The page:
What therefore is basic in the phase of recession (i.e. of strong counter-revolution which forces the class to retreat to earlier positions), is the description of communism, the very behaviour of Marx and Engels, which Bordiga said they took all their lives to describe. So one can maintain the line of the future in the despicable present, so resisting the counter-revolution by the rejection of all democratic formulae and all stray impulses to innovate. This implies a structural anti-activism because one can only intervene in 'periods ripe with history' of humanity. Then one must throw oneself headlong into the battle and not to give in at the first shock, not abandon the party as soon as the enemy has gained a certain advantage. This was the meaning of the reflections on the debate of 1926. One should have resisted, the world proletariat organised by the Communist International should have faced capitalism while awaiting the opening of the fresh revolutionary cycle. But once this was abandoned, one had to some extent to pass through purgatory and then await the counter-revolution to complete its tasks. Bordiga thought that this was realised in 1956. Hence the proclamation of a new revolutionary cycle culminating in 1975.

One had to restore marxism, negated by the Stalinists, one more time during the period of waiting, without ever losing sight of the immediate movements of the class, in order to see how far they shake the implacable dictatorship of capital. But this has to be done without illusions. Thus he stated that there would not be a revolution after the Second World War (the fascist nations had lost the war, but fascism had won), that the Third World War was not imminent, the cold war only being a form of peace. Therefore there could not be a revolution after a short maturation as those who believed in an imminent third conflict inevitably giving rise to a revolution afterwards held. The Berlin movement (1953) was not the start of a new revolutionary cycle. Nor too was the 1956 Hungarian uprising, because both were the work of multi-class movements while the proletariat could only win by organising autonomously, in struggling for its own ends.

Nevertheless, it is evident that all this belongs to the past and many ask what importance does it have? What importance in not flattering Yugoslavia as a new socialist country? Of not having repeated the same operation for Cuba, China, or having not stated that the centre of the revolution was, nonetheless, in the countries of the so-called third world? In fact, what use is it when all the world is now convinced of the opposite?

It is because, in fact, he had a foresight of a certain future of society that Bordiga was able to have a well determined behaviour allowing him to escape the revolutionary masquerade of the post-war period led by Trotskyist and similar groups. His coherence lay there, a theory is not useful if it does not afford a foresight. Now one cannot foresee without any certainty.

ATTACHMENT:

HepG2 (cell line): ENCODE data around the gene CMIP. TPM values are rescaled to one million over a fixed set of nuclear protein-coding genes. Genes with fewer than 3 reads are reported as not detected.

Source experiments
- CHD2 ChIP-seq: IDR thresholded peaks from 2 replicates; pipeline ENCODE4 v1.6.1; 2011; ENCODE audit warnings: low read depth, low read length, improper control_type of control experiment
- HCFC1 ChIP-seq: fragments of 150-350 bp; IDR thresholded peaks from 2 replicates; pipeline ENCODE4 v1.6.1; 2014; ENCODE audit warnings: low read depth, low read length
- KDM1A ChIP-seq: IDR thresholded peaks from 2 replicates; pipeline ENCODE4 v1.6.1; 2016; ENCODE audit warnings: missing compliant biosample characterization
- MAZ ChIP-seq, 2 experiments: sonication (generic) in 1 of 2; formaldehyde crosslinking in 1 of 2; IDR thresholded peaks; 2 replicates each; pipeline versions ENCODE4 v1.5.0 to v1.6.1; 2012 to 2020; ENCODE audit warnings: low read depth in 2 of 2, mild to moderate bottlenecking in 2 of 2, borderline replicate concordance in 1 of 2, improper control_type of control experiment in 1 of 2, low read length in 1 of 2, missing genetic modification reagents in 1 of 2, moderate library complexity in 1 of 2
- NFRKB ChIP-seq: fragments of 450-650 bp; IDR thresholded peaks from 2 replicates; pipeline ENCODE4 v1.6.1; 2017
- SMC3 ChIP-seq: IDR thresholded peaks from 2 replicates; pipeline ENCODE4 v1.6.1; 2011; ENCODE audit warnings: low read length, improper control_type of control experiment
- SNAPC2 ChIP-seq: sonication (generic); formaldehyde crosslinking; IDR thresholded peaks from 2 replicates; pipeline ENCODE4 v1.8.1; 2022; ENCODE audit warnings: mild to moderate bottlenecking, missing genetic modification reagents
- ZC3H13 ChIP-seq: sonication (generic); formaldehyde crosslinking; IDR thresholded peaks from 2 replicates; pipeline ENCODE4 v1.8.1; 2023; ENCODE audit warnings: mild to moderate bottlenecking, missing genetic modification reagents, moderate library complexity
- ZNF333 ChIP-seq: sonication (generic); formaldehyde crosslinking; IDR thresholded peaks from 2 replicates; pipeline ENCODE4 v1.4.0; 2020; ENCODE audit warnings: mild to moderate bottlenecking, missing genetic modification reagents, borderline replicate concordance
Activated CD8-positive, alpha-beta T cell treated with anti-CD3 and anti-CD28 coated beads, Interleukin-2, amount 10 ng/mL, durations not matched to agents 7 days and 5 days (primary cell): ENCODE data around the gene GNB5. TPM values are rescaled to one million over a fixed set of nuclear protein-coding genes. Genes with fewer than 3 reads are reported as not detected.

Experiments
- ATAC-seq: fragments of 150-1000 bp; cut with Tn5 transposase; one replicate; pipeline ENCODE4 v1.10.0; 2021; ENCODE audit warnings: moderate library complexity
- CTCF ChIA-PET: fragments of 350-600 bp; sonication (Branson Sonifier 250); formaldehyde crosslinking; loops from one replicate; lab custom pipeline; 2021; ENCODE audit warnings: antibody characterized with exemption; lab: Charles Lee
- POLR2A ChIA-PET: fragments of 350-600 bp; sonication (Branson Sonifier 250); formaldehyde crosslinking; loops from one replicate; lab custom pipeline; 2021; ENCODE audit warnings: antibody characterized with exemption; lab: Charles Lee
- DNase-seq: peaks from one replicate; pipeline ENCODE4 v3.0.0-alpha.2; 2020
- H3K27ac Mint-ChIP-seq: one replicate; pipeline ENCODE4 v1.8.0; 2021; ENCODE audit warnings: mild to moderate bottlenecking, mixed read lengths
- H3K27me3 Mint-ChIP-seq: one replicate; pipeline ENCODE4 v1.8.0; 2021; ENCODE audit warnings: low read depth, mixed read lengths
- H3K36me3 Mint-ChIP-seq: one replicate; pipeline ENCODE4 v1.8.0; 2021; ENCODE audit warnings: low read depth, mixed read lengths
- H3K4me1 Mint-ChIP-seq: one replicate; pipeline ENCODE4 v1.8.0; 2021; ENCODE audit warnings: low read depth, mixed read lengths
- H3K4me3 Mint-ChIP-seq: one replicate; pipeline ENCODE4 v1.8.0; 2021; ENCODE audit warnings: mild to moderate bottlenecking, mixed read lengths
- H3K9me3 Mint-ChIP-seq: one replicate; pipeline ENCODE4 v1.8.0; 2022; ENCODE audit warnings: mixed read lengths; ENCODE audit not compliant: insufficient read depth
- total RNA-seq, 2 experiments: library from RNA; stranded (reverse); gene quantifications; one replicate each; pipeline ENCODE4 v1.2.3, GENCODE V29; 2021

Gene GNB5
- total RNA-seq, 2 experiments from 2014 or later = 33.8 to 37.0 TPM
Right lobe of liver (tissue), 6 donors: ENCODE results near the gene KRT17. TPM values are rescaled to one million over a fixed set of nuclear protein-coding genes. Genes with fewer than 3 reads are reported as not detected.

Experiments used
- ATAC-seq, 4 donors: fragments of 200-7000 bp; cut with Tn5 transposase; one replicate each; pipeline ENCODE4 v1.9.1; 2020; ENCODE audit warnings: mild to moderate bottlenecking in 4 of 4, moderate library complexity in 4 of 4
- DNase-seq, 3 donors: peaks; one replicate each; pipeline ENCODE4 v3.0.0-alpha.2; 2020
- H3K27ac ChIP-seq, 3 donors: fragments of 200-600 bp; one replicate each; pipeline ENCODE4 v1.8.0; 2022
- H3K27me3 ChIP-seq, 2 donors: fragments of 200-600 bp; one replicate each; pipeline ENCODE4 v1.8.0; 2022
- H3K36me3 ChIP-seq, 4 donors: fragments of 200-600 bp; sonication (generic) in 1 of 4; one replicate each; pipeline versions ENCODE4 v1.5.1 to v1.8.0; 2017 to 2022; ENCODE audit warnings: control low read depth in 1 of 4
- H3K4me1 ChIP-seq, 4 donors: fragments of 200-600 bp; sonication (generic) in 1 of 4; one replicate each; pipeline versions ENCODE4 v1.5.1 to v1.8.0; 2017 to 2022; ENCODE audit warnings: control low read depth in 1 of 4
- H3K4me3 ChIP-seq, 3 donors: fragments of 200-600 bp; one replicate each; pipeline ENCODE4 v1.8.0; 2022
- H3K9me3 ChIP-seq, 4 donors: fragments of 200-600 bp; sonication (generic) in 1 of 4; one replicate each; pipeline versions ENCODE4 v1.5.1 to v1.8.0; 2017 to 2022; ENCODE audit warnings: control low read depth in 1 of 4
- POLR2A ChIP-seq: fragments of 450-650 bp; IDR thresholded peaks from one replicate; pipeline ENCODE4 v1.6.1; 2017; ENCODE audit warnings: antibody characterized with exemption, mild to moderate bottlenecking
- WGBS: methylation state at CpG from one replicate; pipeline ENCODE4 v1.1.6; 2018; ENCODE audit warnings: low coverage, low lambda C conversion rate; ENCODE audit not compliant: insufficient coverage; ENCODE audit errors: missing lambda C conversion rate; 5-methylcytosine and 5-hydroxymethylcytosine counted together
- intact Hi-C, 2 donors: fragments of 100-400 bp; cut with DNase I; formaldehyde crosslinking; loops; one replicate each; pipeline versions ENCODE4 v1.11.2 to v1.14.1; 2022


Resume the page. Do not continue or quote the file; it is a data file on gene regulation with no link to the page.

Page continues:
Bordiga disagreed with the Bolsheviks several times over the question of democracy. He was an abstentionist, rejecting all participation in parliament, all democratic mechanisms. One had to define tactics rigorously in relation to the conditions of clearly defined struggles in the historical phases when the proletariat intervened, Similarly he rejected the theory of state capitalism and considered the theory of imperialism to be completely insufficient etc. Despite that, we have already repeated, he never broke with Lenin because he was, for Bordiga, the theoretician of the dictatorship of the proletariat (coherent with Marx) and that he was capable of applying it in a huge country. On the other hand, the whole development of the anti-colonial revolutions reinforced the correctness of the Leninist position for him. Hence the birth of the uncritical apologia for the Bolsheviks and, so doing, he defended the Italian left and himself against accusations of anarchism, ultraleftism, passivity etc., which led him to maintaining false judgements on the KAPD, Pannekoek etc., especially where it concerned questions where they were definitely very close to him.

But this is only a particular aspect of Bordiga's work. What is essential, what characterises him, makes him entrancing, living, is what was indicated in Bordiga: la passion du communisme; his certainty of the revolution, communism, displayed prophetically. Humanity advanced by revolutionary leaps up to communism, according to him. This evolution was the work of millions feeling their way and, sometimes, leaping enlightened by huge revolutionary explosions. He compared all human history [33] to a huge river bounded by two dykes, on the right that of social conservatism on which marched a chanting band of priests and police as the cantors of the official lies of the class, on the left that of reformism on which paraded the men devoted to the people, the businessmen of opportunism, the progressives. The two bands insult each other from opposite banks, while fully agreed that the river should remain in its channel. But the immense flood of human history also has its irresistible and menacing swellings and sometimes, rounding a meander, it floods over the dykes, drowning the miserable bands in the impulsive and irresistible inundation of the revolution which overthrows all old forms and gives society a new face.